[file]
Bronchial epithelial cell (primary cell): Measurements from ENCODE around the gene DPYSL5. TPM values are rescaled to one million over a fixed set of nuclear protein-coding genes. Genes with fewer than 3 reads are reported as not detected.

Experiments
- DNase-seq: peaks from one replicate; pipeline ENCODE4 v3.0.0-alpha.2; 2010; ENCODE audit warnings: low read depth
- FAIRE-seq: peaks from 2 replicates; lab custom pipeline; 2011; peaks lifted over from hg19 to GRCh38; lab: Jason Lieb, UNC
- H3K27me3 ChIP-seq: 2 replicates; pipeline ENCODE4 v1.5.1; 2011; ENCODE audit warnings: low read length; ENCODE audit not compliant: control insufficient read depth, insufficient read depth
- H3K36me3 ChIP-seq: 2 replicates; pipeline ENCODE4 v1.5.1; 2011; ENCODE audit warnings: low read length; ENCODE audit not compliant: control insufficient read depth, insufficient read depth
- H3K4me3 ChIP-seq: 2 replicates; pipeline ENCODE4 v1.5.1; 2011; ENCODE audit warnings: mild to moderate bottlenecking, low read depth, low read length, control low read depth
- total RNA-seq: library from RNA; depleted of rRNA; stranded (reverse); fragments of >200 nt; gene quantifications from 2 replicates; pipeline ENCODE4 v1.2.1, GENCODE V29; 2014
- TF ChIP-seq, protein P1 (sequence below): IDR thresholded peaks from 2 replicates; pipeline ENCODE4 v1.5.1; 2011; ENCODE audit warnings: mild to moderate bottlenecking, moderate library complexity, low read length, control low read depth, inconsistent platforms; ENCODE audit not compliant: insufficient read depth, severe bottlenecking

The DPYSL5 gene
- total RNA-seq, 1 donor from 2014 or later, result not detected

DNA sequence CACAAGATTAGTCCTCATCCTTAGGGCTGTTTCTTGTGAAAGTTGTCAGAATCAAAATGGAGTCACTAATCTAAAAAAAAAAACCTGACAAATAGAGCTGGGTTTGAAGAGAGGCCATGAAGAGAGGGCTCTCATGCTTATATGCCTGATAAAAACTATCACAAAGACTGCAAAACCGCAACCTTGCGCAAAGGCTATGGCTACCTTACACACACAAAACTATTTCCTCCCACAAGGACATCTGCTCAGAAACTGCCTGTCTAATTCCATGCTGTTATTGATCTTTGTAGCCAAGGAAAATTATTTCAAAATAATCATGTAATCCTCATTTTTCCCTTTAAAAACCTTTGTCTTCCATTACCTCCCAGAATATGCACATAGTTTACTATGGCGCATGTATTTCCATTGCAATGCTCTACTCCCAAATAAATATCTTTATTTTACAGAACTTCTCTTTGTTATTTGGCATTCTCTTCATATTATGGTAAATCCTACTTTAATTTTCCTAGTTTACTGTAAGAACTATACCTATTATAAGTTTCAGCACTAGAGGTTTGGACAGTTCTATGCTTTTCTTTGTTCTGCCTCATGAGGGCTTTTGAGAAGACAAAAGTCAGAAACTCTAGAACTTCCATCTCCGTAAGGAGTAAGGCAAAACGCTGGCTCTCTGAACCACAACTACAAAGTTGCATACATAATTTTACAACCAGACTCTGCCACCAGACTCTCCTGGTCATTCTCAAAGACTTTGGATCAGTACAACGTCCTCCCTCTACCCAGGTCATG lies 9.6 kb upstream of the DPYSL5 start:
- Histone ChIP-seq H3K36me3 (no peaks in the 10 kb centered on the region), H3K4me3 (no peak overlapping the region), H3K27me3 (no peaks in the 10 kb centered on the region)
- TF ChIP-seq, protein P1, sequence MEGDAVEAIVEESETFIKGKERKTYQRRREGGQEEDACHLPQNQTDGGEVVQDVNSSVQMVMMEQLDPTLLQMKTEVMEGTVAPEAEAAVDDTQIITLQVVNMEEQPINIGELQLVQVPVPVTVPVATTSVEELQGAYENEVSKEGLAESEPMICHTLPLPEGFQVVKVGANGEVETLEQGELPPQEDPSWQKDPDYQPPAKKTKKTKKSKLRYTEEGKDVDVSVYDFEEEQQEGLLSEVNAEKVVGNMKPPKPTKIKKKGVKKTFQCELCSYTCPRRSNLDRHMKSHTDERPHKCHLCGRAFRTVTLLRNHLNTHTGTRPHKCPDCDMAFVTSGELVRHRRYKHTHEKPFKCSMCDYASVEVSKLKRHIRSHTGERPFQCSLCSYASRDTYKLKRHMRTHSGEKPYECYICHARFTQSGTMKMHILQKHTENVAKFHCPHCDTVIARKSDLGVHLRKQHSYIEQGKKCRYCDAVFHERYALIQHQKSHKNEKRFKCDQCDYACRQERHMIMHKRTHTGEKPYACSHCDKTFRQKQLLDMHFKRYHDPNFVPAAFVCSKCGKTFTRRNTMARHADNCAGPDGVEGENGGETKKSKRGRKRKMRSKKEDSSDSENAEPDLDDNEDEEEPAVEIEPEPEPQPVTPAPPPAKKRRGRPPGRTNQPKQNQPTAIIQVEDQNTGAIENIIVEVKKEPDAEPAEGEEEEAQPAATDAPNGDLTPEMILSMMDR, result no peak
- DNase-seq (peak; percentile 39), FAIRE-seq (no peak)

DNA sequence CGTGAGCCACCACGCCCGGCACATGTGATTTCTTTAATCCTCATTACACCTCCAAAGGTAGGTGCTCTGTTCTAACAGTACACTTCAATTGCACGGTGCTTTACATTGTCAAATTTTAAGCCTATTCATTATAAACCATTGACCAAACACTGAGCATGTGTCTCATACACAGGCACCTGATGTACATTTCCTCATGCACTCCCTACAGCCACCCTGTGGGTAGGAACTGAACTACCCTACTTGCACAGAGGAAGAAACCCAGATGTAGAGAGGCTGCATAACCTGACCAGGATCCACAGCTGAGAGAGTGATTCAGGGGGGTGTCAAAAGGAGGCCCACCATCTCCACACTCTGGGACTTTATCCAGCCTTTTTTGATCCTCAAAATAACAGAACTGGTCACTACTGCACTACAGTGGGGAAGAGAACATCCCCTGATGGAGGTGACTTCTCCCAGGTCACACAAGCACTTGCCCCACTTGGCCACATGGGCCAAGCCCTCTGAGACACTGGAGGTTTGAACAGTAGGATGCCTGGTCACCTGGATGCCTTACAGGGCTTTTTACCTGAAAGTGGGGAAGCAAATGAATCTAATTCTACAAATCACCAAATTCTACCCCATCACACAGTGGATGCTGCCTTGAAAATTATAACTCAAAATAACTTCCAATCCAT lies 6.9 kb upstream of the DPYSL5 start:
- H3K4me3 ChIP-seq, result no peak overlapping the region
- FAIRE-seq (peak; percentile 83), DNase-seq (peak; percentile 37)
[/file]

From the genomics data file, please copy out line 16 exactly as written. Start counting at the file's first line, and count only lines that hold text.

DNA sequence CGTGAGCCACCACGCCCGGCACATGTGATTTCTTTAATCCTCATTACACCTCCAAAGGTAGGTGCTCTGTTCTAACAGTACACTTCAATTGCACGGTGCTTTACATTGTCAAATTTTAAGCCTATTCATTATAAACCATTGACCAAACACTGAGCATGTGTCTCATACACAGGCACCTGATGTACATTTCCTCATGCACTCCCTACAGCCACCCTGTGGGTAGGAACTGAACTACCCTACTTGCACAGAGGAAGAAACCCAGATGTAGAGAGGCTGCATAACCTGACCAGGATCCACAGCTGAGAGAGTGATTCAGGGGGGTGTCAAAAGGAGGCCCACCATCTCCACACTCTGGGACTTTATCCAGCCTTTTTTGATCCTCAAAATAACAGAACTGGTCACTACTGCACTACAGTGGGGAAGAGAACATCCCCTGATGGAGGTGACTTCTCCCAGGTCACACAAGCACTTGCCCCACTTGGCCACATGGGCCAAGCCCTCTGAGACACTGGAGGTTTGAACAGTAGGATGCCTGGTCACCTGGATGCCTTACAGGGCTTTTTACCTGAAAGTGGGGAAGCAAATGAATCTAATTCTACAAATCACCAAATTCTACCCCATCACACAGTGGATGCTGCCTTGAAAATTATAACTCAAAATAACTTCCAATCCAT lies 6.9 kb upstream of the DPYSL5 start: